2021 has been a pivotal year for the FemTech industry, with global venture capital investments crossing the $1 billion mark for the first time, according to data from PitchBook. When Ida Tin, co-founder and president of Clue, a period and ovulation tracking app, coined the term “FemTech” in 2016, funding for these startups hadn’t even reached half that amount.
This global market was worth $40.2 billion in 2020 and should reach $75.1 billion by 2025led by North America as the clear leader (55% of companies) followed by Europe (25%) and Asia (8%). Despite growing interest from venture capitalists and business angels in these applications in recent years, the sector remains undervalued and yet has strong growth potential.
Dynamic women’s businesses, close to stock market listing
The term FemTech brings together companies that have developed technologies intended to improve the health but also the overall well-being of women. In recent years, new start-ups have developed and launched sophisticated digital tools targeting women while attracting significant investment in the sector. The market is driven by behemoths such as Flo Health, which has developed an artificial intelligence-based female health app to support women at every stage of their life cycle. The company has raised a total of 75.5 million and its valuation is estimated at 800 million in 2021. Meanwhile, Progyny, which helps manage costs and find resources for fertility treatment, is currently trading at $37.10, or 186% above its offering price ($13).
This is proof of the development and interest in these companies, even if many of them are still underfunded. Despite the industry’s tremendous growth, too many investors still look the other way when they hear about FemTech, and that’s unfortunate.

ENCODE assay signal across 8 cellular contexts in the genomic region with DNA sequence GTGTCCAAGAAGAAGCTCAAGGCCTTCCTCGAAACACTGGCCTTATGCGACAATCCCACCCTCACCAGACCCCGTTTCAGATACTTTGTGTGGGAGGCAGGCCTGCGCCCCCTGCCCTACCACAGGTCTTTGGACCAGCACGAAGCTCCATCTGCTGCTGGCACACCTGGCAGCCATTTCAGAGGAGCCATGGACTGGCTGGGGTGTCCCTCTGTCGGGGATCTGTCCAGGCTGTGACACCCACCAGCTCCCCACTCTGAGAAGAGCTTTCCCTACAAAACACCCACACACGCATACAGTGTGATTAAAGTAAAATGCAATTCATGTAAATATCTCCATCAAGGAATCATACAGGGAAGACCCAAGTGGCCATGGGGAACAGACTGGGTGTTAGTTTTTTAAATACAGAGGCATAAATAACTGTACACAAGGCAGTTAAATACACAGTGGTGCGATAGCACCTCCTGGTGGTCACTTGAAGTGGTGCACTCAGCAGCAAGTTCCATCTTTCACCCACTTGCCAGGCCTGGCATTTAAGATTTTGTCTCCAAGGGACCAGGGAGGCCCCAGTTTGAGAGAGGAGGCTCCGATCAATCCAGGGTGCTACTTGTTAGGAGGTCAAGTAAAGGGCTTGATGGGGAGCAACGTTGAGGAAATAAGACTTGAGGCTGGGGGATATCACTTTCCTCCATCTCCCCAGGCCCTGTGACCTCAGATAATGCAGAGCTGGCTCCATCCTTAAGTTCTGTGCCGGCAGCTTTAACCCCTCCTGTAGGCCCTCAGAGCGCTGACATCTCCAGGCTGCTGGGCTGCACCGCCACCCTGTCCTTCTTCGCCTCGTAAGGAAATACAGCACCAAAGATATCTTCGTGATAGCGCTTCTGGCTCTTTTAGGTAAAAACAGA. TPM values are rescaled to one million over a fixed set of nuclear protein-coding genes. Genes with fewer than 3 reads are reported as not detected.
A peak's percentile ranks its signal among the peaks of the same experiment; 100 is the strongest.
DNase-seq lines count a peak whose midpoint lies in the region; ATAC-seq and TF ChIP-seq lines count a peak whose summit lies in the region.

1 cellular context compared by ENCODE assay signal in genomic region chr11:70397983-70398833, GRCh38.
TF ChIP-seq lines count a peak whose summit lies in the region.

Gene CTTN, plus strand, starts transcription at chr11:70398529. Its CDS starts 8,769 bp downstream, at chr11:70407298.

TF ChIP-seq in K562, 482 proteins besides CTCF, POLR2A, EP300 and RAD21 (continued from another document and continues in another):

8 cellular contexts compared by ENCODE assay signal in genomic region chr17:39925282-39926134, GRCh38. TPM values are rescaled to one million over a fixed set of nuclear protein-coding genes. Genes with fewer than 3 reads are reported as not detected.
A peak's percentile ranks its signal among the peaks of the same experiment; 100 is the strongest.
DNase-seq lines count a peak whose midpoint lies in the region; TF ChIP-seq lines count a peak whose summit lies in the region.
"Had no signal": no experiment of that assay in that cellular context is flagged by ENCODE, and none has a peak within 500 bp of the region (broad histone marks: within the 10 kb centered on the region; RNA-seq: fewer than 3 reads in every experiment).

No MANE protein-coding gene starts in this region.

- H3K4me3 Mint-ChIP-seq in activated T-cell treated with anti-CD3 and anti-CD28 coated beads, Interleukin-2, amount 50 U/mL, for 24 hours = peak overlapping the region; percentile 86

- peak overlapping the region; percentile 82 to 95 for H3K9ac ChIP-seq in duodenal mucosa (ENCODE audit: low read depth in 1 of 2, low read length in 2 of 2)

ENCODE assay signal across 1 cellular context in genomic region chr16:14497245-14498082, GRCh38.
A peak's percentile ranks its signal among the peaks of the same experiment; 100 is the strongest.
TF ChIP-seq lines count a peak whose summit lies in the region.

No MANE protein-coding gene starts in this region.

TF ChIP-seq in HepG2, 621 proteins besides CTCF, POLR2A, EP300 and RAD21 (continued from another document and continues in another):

Obstacles still present
The sector remains undervalued, in particular because of the many taboos still present (menstruation, sexual well-being, fertility or even menopause, etc.). In recent years, sexist rhetoric against female tech companies has only tarnished their image and repelled investors. Obtaining capital is thus the greatest challenge for the latter despite the freedom of speech on these women’s issues. On the other hand, reaching decision-makers (mostly men) who control budgets and getting them to understand the business case and growth potential of solutions for women is another challenge. FemTechs still face the lack of research, funding, education and cultural acceptance of women’s health as a priority.
At a time when the first unicorns are appearing in FemTech but also exponential investments in health in general, such as the exceptional valuation of Doctolib at 5.8 billion euros after its fundraising of 500 million euros on March 15, 2022, the strong potential of the sector for investors becomes an obvious opportunity to seize.
Tribune by Maxim Manturov, Head of Investment Research at Freedom Finance
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FemTech: a buoyant market serving women that still needs to convince investors – Forbes France
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